D-Link: Customer Experience – Opportunity Lost

nodlink2.jpgMy D-Link wireless router died this past weekend. Again! and I’m not a happy customer.

I purchased the D-Link DIR-615 router last September after a lightning strike took out my cable and just about everything attached to it. After mail-in rebate, it cost about $50.00. Two months later, it stopped working. I tried to return it to Office Depot, but was that told that they only accept returns within 15 days of purchase and that I would have to call D-Link to get it repaired or replaced.

I worked with a D-Link technician to troubleshoot the router and eventually a Return Authorization was issued. I was then told that I would have to ship the defective modem back to them at my expense. I tried to argue that they should send me prepaid UPS tag, but did not prevail. I sent the router back costing me about $12.00. A week later, I had my replacement.

Fast forward four months to this past weekend. The replacement dies and I start the process all over again. After roughly two hours on the phone, the Return Authorization was issued. When I asked the support rep about getting D-Link to pay for the return this time, I instructed me to call Customer Service.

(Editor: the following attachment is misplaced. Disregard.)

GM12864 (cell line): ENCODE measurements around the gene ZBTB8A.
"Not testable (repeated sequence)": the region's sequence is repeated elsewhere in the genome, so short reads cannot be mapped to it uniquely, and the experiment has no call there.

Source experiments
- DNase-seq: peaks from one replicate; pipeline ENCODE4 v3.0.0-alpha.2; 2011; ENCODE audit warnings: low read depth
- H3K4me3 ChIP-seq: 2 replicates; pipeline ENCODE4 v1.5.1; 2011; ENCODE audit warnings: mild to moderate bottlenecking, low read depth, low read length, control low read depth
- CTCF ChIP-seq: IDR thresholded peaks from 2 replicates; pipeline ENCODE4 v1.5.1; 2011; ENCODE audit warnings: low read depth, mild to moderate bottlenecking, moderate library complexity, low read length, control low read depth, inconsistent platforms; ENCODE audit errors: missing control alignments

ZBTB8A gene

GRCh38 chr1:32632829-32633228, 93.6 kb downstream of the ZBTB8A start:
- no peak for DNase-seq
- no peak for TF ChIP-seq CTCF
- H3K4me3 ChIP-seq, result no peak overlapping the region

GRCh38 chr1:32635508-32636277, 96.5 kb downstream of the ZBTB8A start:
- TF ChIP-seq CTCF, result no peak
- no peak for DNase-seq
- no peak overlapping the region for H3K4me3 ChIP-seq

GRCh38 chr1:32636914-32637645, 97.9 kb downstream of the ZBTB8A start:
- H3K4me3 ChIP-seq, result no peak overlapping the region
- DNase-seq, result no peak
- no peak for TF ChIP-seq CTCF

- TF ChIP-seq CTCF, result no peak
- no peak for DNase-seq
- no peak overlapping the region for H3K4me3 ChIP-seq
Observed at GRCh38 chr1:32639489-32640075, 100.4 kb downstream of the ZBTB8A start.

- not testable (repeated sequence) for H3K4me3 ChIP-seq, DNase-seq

I tried several times starting last Saturday to get through to D-Link’s Customer Service, but they were either closed or left me waiting in the queue for over 30 minutes (I refuse to wait any longer than that). If the wait times are any indication, D-Link has lots of customers with product issues. I finally got through to a Customer Service rep today after a 20 minute wait. I explained that my router was dead for the second time in six months and that I didn’t think it was fair for me to have to pay shipping a second time.

I was told that D-Link will pay for shipping only when the product is diagnosed as defective within the first 15 days. I explained that I understood the policy, but that considering that this was the second failure, perhaps they could make an exception. The CSR replied that she understood, but then restated the policy.

At that point, I asked to speak to a supervisor. I was told that the supervisor would give me the same answer, but after I insisted, the CSR transfered me. Sure enough, after pleading my case to the supervisor, I was politely told that D-Link would replace my router, but that I would need to pay for the shipping. I expressed my disappointment in having to pay nearly half of the purchase price in shipping costs for in-warranty repairs and ended the call.

When a customer needs to buy a wireless router, the best deal often wins. There are lots of choices in residential wireless networking products and there isn’t much differentiation in terms of price, quality or technology. In a marketplace with these characteristics, brand loyalty is difficult to maintain, but the ability to deliver an experience that exceeds expectation can make a customer for life. In my case, D-Link had the opportunity to turn a dissatisfied customer in the a happy one. The cost would have been less than $10 (volume shipping discount). In return I would be writing a very different blog post right now. I would not have told friends and co-workers about my bad experience. I would not have told followers on Twitter not to buy D-Link products (OK, maybe that was a bit melodramatic).